Fiber comes in different types. A rough distinction is made between soluble (fermentable) and insoluble (non-fermentable) fibers. Insoluble fiber is found mainly in whole-grain products, grain products, linseed and nuts. Soluble fiber is found in vegetables, fruit, and legumes.
Both species cannot be digested by the small intestine and therefore arrive in their entirety in the large intestine. The difference lies in the fact that the insoluble fibers remain intact and leave the body through the faeces and that soluble fibers in the large intestine are broken down by bacteria: they are fermented there. And so they serve there as food for our intestinal bacteria and intestinal (epithelial) cells. You can buy these so-called prebiotics ready-made at the drugstore or pharmacy, but they are also in our diet. For example, onion, garlic, leek, cabbage, bananas and legumes are rich in it.
3. Simple to eat more fiber
Only ten percent of people achieve the recommended amount of fiber from 30 to 40 grams per day. This is partly because we started to eat less fruit and vegetables and partly because the food industry started processing grains.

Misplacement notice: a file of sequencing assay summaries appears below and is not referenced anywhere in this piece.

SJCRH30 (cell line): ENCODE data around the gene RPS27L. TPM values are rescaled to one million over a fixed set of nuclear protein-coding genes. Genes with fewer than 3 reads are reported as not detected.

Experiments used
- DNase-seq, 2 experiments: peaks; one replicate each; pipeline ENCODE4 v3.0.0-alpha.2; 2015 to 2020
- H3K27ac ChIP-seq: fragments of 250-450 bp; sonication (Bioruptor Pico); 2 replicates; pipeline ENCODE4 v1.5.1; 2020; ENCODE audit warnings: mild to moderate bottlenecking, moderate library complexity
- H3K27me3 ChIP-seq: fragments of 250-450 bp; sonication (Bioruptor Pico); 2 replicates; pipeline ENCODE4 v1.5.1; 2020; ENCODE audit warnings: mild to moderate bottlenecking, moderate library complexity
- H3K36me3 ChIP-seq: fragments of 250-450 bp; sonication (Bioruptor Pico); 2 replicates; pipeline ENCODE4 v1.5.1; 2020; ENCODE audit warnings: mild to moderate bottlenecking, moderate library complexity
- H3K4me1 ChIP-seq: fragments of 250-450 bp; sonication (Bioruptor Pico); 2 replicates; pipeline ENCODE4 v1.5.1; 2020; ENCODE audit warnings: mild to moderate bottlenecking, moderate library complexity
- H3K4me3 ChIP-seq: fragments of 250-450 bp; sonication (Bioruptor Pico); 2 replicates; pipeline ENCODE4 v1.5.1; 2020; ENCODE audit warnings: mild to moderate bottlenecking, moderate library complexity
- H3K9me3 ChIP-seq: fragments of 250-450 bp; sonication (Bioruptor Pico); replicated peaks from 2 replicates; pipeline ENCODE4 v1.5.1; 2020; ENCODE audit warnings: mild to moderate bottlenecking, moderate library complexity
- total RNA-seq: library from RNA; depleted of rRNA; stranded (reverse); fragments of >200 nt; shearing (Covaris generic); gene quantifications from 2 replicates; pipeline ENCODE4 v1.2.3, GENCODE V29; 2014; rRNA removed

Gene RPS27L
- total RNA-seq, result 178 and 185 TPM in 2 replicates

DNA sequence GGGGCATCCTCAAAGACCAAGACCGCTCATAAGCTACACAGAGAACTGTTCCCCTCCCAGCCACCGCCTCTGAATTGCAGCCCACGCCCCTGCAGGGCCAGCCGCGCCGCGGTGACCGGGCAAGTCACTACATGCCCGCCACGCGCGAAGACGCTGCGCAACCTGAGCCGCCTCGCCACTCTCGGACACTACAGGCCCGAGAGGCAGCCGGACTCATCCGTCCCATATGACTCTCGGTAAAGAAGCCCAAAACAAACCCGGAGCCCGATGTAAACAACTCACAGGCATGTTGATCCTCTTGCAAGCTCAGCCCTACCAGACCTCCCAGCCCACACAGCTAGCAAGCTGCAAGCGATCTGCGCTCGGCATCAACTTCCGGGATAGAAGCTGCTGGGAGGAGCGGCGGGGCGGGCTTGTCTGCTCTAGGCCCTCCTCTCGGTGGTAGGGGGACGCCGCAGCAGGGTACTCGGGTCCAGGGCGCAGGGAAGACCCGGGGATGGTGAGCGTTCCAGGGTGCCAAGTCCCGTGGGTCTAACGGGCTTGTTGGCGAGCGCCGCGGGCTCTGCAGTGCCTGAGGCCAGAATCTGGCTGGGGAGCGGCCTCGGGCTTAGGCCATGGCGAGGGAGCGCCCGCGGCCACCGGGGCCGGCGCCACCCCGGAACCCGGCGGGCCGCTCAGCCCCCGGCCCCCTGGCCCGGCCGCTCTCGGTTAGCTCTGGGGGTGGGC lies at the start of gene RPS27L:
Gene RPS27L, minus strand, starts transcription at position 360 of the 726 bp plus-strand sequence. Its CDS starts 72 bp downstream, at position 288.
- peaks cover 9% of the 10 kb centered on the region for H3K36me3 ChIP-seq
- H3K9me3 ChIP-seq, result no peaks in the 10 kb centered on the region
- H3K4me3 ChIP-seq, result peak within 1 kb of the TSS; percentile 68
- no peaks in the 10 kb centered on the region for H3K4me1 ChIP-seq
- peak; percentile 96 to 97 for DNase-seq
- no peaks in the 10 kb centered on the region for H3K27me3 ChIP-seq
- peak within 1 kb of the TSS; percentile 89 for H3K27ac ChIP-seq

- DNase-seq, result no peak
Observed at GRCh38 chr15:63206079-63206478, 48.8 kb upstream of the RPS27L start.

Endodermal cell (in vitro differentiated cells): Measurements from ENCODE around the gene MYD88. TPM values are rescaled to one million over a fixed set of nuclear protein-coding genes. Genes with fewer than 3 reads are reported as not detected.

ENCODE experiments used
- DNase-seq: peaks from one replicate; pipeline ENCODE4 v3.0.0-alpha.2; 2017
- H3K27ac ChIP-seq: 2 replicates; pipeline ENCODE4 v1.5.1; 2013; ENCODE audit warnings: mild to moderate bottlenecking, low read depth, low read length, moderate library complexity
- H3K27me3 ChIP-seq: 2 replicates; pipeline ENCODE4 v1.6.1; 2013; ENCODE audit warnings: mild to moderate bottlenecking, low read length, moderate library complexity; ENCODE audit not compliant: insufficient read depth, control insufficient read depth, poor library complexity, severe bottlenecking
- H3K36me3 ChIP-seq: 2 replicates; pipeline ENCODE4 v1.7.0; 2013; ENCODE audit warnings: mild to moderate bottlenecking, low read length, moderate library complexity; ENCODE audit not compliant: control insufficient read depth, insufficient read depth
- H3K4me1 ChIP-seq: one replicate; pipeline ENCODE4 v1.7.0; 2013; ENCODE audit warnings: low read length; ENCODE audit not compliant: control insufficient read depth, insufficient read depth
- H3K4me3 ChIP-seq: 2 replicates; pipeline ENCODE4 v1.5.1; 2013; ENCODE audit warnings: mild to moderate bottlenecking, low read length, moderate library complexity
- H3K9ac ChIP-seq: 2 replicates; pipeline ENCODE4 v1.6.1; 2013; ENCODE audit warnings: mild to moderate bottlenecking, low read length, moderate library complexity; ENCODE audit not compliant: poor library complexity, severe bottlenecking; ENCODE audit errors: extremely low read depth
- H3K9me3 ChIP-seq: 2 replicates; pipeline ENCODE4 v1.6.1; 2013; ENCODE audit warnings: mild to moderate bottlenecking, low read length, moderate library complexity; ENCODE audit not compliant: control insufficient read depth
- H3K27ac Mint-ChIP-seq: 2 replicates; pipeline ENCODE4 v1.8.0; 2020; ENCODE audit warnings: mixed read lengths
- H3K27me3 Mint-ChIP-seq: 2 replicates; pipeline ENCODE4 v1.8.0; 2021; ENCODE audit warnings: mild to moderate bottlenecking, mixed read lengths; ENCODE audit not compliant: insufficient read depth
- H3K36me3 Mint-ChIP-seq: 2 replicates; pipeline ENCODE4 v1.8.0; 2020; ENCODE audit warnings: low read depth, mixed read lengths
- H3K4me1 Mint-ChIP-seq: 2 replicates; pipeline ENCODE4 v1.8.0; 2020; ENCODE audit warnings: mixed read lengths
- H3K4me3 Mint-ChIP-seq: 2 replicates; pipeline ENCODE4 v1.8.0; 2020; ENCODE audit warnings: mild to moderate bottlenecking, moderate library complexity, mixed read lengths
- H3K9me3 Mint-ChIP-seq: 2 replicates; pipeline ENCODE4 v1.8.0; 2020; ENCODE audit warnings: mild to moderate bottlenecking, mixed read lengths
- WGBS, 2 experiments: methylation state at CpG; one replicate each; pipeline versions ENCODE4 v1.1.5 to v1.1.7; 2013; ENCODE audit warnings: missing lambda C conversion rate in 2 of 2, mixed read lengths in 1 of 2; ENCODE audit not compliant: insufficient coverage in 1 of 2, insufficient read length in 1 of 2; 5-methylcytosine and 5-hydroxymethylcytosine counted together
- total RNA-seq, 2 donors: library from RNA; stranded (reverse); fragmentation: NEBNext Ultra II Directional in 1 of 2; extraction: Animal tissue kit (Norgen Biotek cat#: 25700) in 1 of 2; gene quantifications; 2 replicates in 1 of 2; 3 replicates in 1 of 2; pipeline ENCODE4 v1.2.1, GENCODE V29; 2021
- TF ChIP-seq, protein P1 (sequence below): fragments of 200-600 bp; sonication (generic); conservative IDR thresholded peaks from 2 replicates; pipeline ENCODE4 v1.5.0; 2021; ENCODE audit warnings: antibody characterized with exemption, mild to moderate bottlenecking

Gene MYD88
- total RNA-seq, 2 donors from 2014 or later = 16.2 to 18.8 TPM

Thirty to forty grams of fiber per day is also quite a lot. For comparison: to get forty grams, you would have to eat eighteen slices of wholemeal bread. However, you can increase your fiber intake considerably if you consciously opt for fiber-rich food. A few tips for more fiber: eat raw vegetables daily with your lunch or dinner: carrots and cabbage are incredibly high in fiber. And always choose whole-grain products. Whole grain means that the entire grain has been processed, including all fibers. Don’t let the shelf for bread fool you by terms such as “Waldkorn” or “multigrain”. That says nothing about the amount of fiber, unless there is also “whole grain” on the label. Brown bread richer in fiber than light brown? The color unfortunately says nothing about the amount of fiber in a loaf. Some producers color their bread brown with malt. Check the box for even more fiber-rich tips.